Graduate Record Examination GRE Scores as an Assessment Tool. AIR 1998 Annual Forum Paper.Report as inadecuate

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This paper examines whether graduate record examination (GRE) scores are a legitimate assessment tool for measuring institutional accountability and effectiveness that is, how well its graduates will do after having attended the institution for four or more years. Following a discussion of the various pros and cons of using the GRE as an accountability measure, the study reports on an examination of all GRE reports for five years (May 1992-May 1997) collected at a land-grant research university in the southeast (n=2,934). Regression models were developed using Scholastic Assessment Test verbal and math scores, gender, race, cumulative credit hours, and grade point averages to create predicted GRE total, quantitative, verbal, and analytical scores. Then the predicted GRE scores were subtracted from the actual GRE scores to provide a residual score, which was analyzed by major to determine whether any of the residuals were greater than expected through random variation. Significant differences were found to exist based on the mean of the residuals by major, and these were further analyzed. The report concludes that using this assessment approach leaves unanswered the question of whether the information garnered can be used to improve programs and services of the institution. (Contains 7 references.)(CH)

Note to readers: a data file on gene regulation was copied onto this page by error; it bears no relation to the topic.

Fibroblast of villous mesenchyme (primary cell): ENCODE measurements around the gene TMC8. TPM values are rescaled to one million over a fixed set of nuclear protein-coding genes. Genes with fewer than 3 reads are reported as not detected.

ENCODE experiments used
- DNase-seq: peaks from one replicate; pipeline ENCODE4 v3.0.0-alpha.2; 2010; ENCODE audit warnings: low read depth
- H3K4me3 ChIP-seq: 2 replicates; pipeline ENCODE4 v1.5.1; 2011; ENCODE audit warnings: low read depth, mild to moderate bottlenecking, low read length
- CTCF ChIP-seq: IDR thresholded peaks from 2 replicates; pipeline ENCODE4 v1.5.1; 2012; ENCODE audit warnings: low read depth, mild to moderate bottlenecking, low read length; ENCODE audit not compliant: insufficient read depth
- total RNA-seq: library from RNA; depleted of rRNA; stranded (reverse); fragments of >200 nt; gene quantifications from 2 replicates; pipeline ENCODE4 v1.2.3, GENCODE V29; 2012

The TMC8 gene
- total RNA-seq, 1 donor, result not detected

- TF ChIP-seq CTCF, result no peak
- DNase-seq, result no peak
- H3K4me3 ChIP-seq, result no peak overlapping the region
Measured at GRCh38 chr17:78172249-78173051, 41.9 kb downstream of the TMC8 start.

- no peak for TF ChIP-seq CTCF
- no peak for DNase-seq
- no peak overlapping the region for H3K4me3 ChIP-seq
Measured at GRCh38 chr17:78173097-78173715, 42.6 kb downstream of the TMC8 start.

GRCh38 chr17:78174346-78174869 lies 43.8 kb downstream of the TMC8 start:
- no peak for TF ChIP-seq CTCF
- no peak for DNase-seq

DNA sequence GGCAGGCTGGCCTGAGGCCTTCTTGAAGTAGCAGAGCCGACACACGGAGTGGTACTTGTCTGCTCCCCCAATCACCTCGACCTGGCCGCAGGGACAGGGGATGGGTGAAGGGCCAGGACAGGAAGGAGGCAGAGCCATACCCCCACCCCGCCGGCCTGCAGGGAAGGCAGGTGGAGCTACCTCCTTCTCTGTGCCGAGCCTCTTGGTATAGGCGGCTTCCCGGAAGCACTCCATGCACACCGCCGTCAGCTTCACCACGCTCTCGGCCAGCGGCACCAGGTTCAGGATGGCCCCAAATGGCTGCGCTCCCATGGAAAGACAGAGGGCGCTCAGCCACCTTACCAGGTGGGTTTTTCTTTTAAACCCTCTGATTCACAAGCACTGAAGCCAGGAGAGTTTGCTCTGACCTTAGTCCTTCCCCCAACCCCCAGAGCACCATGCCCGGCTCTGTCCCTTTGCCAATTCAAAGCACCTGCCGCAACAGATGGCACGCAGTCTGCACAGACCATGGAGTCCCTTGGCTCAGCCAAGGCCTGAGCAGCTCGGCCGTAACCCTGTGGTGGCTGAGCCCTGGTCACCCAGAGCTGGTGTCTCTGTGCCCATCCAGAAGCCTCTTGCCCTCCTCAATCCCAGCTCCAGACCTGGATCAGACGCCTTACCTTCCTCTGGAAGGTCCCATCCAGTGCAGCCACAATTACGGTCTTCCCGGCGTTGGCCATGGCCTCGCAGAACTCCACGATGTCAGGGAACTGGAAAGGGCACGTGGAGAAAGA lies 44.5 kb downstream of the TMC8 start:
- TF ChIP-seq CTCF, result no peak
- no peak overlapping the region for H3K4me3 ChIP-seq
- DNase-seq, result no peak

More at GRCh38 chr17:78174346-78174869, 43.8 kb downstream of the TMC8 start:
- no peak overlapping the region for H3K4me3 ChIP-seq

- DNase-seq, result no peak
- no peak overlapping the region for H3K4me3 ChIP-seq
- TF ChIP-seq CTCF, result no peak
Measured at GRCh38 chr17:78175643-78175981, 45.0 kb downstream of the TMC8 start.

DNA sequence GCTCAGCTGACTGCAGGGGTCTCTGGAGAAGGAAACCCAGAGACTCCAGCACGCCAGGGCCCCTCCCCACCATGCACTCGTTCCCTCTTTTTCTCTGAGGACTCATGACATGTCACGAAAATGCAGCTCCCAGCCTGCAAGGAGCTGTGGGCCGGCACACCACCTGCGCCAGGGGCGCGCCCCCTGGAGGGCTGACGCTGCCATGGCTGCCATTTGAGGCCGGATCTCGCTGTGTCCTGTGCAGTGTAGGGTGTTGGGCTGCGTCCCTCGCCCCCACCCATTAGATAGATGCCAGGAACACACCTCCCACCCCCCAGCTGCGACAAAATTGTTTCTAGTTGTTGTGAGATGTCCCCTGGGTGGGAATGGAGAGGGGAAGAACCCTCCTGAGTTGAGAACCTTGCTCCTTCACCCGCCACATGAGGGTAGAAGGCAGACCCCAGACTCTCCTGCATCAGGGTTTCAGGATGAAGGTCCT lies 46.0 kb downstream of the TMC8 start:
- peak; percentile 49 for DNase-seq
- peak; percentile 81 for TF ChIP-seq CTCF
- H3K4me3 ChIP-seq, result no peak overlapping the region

Descriptors: Accountability, Accreditation (Institutions), College Outcomes Assessment, Correlation, Evaluation Criteria, Higher Education, Institutional Evaluation, Majors (Students), Outcome Based Education, Performance, Predictive Measurement, Regression (Statistics), School Effectiveness

Author: Underwood, David G.; Craighead, Michelle M.



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